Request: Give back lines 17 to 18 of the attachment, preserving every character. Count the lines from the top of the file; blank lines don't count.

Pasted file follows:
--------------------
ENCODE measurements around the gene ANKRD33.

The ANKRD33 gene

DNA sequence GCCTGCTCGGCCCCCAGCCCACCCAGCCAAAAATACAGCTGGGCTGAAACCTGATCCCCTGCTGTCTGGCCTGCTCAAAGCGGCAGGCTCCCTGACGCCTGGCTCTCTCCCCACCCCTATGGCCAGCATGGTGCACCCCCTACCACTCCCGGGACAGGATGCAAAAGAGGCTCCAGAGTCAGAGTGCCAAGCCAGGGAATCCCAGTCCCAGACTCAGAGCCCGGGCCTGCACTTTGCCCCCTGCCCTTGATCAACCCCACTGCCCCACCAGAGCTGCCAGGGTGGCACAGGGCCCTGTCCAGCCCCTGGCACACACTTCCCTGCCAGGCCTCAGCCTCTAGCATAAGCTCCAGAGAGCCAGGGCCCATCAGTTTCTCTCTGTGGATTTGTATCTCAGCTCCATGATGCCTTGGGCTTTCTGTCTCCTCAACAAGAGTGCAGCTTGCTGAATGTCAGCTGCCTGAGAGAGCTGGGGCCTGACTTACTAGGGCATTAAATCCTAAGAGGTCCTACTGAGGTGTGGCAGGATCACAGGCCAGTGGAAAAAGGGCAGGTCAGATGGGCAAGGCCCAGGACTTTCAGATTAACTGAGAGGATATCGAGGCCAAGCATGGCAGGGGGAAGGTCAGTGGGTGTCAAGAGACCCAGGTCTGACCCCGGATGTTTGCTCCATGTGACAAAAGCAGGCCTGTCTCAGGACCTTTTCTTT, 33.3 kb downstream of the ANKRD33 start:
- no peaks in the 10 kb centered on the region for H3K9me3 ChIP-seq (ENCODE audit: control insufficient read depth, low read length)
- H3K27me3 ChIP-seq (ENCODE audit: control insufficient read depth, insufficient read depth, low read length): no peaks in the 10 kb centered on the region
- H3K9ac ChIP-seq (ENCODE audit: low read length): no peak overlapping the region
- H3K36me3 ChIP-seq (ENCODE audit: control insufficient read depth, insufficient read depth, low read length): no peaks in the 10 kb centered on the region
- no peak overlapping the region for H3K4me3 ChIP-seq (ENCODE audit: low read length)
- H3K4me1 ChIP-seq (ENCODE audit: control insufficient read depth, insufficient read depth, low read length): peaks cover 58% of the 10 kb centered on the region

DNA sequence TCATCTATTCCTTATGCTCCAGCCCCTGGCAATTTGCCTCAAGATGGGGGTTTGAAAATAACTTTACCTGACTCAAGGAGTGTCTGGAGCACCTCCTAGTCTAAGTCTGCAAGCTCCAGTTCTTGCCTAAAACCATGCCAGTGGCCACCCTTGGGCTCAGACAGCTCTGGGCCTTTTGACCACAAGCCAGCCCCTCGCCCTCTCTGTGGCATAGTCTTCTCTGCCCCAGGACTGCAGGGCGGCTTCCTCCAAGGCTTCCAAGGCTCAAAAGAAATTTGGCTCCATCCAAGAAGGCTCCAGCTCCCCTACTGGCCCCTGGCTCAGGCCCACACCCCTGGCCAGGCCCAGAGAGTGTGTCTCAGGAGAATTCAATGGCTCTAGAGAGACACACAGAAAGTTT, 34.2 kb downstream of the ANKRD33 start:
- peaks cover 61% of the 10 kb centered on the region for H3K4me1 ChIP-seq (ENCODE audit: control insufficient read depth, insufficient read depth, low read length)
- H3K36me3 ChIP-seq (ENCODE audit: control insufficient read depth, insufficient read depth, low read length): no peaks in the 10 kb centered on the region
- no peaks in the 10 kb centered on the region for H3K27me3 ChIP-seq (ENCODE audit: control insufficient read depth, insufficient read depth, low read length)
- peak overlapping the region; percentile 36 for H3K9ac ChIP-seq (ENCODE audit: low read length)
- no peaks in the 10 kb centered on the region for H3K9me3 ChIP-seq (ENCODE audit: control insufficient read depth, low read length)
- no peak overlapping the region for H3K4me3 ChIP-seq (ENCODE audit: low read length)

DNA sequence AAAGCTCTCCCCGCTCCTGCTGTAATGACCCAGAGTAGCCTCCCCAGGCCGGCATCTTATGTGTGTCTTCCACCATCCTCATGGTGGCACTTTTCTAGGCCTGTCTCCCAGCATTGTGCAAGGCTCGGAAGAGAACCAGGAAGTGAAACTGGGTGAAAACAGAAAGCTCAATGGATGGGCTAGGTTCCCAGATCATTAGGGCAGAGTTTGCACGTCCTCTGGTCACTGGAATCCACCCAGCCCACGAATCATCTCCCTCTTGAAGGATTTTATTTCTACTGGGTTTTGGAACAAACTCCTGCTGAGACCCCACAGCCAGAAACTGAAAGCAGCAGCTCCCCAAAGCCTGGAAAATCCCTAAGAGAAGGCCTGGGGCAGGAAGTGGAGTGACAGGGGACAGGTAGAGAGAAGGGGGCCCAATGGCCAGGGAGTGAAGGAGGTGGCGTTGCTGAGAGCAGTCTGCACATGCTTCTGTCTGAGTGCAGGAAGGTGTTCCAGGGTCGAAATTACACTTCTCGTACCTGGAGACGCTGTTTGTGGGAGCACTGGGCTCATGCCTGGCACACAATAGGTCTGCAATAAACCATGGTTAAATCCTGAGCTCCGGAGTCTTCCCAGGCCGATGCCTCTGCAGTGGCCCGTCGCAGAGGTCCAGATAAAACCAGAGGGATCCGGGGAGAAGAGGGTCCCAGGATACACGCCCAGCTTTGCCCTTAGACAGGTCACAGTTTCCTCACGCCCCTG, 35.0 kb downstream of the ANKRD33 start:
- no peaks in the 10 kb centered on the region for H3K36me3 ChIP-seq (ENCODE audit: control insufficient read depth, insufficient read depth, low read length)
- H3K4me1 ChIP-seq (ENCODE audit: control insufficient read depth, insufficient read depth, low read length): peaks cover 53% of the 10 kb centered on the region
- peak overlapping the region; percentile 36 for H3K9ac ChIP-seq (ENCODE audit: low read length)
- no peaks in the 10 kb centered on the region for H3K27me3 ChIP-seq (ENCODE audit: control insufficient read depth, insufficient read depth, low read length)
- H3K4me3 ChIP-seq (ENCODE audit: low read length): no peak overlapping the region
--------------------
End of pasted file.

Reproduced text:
DNA sequence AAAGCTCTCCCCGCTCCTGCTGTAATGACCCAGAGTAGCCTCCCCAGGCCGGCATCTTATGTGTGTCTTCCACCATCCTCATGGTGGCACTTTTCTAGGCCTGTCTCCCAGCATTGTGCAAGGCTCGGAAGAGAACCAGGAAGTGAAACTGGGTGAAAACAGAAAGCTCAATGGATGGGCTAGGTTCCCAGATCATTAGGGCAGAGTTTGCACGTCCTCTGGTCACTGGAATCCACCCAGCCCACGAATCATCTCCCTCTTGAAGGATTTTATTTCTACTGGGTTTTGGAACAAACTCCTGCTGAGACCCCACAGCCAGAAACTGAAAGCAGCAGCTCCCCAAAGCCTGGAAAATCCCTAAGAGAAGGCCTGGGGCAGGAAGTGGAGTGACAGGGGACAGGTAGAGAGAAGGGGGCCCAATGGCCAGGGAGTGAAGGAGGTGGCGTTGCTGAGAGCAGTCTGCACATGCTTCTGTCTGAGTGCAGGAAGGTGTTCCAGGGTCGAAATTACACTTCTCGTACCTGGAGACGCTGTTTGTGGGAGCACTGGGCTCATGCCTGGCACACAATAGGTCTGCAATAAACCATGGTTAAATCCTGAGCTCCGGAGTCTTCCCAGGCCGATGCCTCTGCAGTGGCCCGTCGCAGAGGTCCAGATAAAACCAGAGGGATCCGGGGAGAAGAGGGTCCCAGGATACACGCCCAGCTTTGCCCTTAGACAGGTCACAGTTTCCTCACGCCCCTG, 35.0 kb downstream of the ANKRD33 start:
- no peaks in the 10 kb centered on the region for H3K36me3 ChIP-seq (ENCODE audit: control insufficient read depth, insufficient read depth, low read length)